Borrowing Money, Leverage and Investing in Property

Many people live in a world where they believe that debt is bad. I used to. Debt is only bad if it’s not managed properly, otherwise it’s not just good – it’s great.

The text below will probably be stating the obvious to some but I hope will be of value to many of you. There will be two themes; [1] Leverage through debt and [2] How and offset mortgage can work for you. This article assumes some basic knowledge of personal finance and the terms used within it.

1. Leverage through debt.

We are going to assume here that we are going to invest money into property. the main assumption that the reader must make in order to make this work for you is that you have the cash to finance a deposit on the property.

Let’s say that you have £10,000 that you can invest. Let’s also say that you have credit rating such that you can secure a mortgage with a 90% LTV. Lastly, for sake of simplicity, let’s assume that purchasing costs total £5000 which you can capitalise. What this means is that someone will lend you £100,000, if you put down £10,000. Given that we’ve got costs of £5,000 it leaves us £95,000 to buy a property.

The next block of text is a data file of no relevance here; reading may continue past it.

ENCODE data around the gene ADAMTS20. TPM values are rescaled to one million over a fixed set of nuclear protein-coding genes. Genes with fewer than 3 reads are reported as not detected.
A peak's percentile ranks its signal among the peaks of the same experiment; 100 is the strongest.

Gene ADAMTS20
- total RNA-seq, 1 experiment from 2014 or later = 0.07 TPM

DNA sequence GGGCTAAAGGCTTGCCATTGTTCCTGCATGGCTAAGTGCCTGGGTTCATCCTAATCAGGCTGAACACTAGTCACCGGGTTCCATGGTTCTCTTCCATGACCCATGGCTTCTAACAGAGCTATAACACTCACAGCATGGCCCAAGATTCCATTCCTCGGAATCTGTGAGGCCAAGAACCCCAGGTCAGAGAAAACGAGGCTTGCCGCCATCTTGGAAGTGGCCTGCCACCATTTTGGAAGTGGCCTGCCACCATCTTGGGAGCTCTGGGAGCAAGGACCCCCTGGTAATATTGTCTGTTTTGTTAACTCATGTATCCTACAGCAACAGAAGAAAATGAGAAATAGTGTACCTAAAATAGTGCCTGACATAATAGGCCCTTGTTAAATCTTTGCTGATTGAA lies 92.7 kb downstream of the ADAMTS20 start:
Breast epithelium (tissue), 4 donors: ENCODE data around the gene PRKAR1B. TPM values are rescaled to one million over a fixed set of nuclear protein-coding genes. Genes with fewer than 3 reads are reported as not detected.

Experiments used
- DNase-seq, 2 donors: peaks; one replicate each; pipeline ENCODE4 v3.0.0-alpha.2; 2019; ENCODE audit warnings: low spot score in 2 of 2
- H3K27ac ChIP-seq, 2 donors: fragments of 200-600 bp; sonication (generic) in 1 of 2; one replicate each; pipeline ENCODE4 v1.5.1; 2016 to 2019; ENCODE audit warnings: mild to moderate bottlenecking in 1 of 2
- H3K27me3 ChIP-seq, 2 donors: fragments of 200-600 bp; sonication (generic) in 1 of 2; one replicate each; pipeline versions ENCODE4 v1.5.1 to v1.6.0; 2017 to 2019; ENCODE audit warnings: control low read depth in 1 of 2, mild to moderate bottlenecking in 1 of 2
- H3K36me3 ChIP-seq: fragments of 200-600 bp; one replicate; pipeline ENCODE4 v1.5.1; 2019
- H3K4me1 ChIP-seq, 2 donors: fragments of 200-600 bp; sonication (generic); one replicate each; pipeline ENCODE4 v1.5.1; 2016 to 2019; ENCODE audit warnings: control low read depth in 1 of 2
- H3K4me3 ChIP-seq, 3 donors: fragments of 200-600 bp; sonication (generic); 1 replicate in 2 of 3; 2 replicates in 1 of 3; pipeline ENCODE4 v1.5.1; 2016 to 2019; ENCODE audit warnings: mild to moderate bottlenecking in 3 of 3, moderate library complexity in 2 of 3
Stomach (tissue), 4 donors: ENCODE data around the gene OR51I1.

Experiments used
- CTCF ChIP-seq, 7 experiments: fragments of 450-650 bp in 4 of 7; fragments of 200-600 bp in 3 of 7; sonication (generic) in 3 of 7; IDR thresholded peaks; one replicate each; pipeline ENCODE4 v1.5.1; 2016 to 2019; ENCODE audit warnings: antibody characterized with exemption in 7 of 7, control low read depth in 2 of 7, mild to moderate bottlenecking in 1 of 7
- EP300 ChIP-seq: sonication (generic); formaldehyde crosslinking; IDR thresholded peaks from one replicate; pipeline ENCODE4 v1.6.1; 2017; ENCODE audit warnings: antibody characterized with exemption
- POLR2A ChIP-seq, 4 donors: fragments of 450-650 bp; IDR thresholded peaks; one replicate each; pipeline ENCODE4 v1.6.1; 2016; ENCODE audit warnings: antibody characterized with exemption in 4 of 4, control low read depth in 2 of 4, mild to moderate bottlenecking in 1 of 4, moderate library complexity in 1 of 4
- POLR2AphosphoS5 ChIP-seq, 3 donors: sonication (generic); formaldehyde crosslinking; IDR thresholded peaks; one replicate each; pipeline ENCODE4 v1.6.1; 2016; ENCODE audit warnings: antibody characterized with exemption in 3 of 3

Assume now that you’ve bought your property, you are renting it out and the rent covers mortgage interest and other costs, i.e. you are cash flow neutral. Roll the clock forward 1 year and let’s assume that the value of your property has appreciated by 10% to £104,500. You decide to sell. You sell at £104,500 with £5,000 in selling costs leaving you with £99,500. Now, you owe £95,000 to the bank leaving you with £4,500.

So here’s leverage. you’ve just made £4,500 on an investment of £10,000. That’s a 45% return. Without the leverage, let’s say you purchase the property for your cash. You would have had a return of £4.7%. Which would you prefer?

It’s important that you read the above in conjunction with the assumptions at all times. The reality of property investment can be different but this principle always applies.

Notes:

a. You will see many adverts, often in the weekend papers, offering you a free seminar on how to borrow money with no deposit. I’ve never looked into any of these but I do believe that you get what you pay for. Hence if you’re borrowing money with no deposit then you are paying for it in someway regardless of how transparent this is.